Harry 'Shaking Spear' and Harry Jr
I also learned a little about shape shifting and out of body travel from my hosts, a few days I will never forget.
From Helena I traveled east to The Little Big Horn Monument, then back west through Yellowstone. I visited another medicine wheel and said a prayer; only later realizing that it was September 21, the Equinox, some coincidence huh?
It snowed over the high passes and was very cold across the high prairie.
I camped in Canyonlands, the place where Butch Cassidy and The Sundance Kid had their hideout when part of The Hole in the Wall Gang, it was a stunning location.
Next I traveled south through Wyoming and Arizona, across the New Mexico Desert and now am in 'Billy the Kid' country, Roswell, where I want to visit the UFO museum. Now it's hot and I am stripping out the linings of my motorcycle suit to keep cool. Here it is quite legal to ride around with no helmet, and I've seen many riders in just t-shirt and shorts, no way am I gonna risk that, I saw how deep the scratches were on my visor when I came off in NFLD, that could have been my face!
I expect to be in Dallas in a few days to meet up with my brother Norman. I haven't been able to keep up with the blog yet, but expect to update it in Dallas. Hope you are all well, and think of you all back in the UK – and other locations - often, you get lots of thinking time riding across flat prairie and desert lands! Notice my change in motto? Stagbeetle - It is not the Destination, nor the Journey, but The People you meet, that is the Prize"
Ed. Follow Derek's trip in his blog here on Horizons Unlimited!
Mick McMillan, RTW, in Indonesia, R65,
"I arrived at the ferry port for Java at 8.30 with the sun just warming up. Along the way I had ridden alongside a friendly family. The dad seemed to be a careful sort who was taking no chances with his wife and family aboard. Still the riding was chaotic, but it made sense to me for us to make progress together smoothly through the traffic. Sometimes I was in front, sometimes him, with exchanges of smiles and thumbs up at traffic lights.
We made very little progress at the actual ferry port. There were three sweat-drenched hours in the ever-warming sun while we waited for each ferry to fill, go, return and let the next batch of motorcyclists on. Everyone was heading home for Idul Fitri. Spirits were quite high though, for a while. We were separated by a building from the air-conditioned cars and trucks but we could hear them tooting their horns in impatient frustration and grinned at one another as we listened. As the heat increased and there was no shade, some people who had fainted were passed overhead to waiting medics at the side who gave them water and sent them back into the overheated throng. Children were being sick and shade was constructed out of anything to protect them. The sun was directly overhead but we all kept our helmets on.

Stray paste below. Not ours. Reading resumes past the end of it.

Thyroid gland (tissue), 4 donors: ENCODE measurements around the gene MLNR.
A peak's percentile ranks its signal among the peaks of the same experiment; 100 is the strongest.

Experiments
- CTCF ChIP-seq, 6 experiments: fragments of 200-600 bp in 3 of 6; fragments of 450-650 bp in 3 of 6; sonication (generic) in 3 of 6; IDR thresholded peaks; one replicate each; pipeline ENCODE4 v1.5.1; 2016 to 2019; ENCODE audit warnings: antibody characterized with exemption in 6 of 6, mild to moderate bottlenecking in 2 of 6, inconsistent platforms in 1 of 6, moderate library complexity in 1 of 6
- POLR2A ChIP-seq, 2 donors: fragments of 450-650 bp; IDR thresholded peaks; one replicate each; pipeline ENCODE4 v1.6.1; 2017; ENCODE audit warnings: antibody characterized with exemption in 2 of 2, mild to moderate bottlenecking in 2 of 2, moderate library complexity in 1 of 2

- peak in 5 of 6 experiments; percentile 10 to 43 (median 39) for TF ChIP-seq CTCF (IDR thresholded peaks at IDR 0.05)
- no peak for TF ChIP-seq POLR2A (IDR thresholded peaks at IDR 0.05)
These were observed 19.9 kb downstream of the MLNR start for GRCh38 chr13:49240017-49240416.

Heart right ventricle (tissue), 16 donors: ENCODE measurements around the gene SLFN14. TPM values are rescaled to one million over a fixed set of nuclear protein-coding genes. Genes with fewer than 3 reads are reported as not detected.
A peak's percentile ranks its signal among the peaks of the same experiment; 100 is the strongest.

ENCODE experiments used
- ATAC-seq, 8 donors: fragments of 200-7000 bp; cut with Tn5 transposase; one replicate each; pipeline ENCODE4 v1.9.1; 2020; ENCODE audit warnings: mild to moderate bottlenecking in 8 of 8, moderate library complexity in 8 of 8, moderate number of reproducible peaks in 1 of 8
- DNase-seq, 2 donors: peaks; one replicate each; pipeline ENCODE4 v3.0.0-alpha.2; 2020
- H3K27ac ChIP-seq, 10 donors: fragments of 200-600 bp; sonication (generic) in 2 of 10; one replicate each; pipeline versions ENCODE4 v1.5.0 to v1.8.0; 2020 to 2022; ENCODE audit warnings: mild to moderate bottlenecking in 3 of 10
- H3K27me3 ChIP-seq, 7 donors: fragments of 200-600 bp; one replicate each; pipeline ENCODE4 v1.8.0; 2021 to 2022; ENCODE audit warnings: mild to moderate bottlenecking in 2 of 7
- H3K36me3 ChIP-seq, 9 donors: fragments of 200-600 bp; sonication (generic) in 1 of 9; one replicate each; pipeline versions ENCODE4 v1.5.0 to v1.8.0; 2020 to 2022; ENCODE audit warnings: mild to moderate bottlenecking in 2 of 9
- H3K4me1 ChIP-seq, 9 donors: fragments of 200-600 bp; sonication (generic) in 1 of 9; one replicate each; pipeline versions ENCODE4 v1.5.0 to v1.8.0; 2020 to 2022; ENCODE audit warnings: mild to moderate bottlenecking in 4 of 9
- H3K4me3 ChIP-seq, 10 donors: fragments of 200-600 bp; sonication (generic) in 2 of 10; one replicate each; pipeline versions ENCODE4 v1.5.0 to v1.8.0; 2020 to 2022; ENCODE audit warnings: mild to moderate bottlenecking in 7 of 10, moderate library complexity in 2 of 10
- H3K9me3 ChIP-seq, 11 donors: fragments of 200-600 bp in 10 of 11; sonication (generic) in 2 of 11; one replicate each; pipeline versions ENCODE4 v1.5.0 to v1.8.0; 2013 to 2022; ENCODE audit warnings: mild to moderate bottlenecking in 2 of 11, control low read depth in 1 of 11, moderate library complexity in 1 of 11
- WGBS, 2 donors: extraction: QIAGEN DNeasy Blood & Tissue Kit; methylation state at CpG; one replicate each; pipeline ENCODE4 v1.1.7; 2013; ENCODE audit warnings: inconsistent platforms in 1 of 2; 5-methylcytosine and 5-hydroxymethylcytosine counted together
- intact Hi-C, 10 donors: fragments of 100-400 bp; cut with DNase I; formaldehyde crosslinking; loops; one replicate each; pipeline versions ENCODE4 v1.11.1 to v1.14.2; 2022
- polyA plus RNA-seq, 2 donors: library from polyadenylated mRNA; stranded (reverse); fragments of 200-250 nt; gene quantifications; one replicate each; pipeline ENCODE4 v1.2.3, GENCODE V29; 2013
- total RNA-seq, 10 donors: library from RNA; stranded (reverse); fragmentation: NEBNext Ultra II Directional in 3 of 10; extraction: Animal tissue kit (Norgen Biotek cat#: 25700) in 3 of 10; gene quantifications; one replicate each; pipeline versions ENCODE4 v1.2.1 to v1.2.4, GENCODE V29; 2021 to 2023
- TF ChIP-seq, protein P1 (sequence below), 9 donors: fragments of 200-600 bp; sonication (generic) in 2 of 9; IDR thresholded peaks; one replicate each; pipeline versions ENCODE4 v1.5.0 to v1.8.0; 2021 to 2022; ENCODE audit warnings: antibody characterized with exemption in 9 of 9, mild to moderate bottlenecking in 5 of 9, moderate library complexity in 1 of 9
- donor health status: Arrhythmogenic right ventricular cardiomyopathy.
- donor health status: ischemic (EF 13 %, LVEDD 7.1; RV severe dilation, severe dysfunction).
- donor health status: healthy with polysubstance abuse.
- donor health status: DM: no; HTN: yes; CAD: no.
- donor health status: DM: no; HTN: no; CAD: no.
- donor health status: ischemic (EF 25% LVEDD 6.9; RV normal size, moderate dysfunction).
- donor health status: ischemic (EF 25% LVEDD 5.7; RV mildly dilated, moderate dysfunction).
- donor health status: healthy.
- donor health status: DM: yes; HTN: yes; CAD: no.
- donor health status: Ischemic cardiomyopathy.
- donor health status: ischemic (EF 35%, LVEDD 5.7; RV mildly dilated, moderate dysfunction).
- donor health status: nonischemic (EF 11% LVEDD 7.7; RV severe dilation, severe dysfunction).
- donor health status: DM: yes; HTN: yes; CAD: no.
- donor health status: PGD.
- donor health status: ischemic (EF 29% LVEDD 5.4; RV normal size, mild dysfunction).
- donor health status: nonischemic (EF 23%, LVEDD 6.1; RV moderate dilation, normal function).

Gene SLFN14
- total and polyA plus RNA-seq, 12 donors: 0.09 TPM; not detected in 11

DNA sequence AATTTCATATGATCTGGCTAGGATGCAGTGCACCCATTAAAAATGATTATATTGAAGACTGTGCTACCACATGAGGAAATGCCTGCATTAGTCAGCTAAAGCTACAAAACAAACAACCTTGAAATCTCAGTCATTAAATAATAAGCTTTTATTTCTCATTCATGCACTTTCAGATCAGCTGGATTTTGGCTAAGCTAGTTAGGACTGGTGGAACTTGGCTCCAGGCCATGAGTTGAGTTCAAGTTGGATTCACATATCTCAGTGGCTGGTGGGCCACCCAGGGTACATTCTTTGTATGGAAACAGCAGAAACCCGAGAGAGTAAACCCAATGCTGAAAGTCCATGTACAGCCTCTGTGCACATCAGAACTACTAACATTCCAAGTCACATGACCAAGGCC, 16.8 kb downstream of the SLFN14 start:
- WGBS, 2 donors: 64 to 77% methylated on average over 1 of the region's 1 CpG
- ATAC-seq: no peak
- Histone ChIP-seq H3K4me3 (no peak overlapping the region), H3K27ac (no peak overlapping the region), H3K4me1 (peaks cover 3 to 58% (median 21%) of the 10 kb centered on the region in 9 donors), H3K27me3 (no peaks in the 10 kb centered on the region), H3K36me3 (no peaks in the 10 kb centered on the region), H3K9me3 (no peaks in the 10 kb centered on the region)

At last some at the back began to cheer then roar and rev their engines. Wee bikes like these only have wee batteries and they wouldn't take lengthy toots on horns, so this seemed the reasonable alternative. We surged forward a wee bit being pushed from behind but just ended up in more fumes, with more kids being sick and just a bit more squashed up."
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Drop in on Alaska Leather on your Alaskan adventure for service, tires, accessories and a hot cup of fresh coffee!
Carla King - A Decade Later: Exploring China on a Chang Jiang Sidecar Bike,
"Coming to you from an outer Heibi province city just sprung from the seeds of Chinese capitalism, the Great Wall cringing in horror on the hill and the Mongolian ponies trying to outrun us, three honorable foreign ladies loud on Chang Jiangs and fat on plentiful autumn dishes.
Between bouts of necessary motorcycle maintenance I was urged by Diny to buy fur-lined motorcycle pant fronts -- gortex on the outside, fur on the inside, you just stick them on the front of your leg and velcro them on, and Voila! Also, like her, I bought fuzzy mitts for my handlebars with fleece inside and again, gortex (or similar) on the outside. You tie them on and slip your hands into them to work the brake and throttle. Total cost, 70 Yuan=$10. Okay...so the fur is fake. I thought I was being frivolous until about dusk when the temperature dropped maybe thirty degrees and we rolled into town and asked for the nicest hotel and sped there as fast as we could.
That's saying something when you're entering a place that looks like a combination of Reno and Burning Man. China's architects are into neon, and big time. Every new building whether it's a car dealership or a restaurant looks like a casino, and the roads are full of vehicles of all vintages making noises and erratic movements. And to top it off, every new building site is cleared of evil spirits by a big dose of fireworks, and that can happen when you're just happening to be riding by or at three in the morning. Work never stops here.
Somehow, the three of us are staying together. It's wonderful to ride with two such excellent women. We are each daring and cautious in compatible doses and travel together well in very tough conditions screaming and smiling and curious and horrified and impressed with each new moment."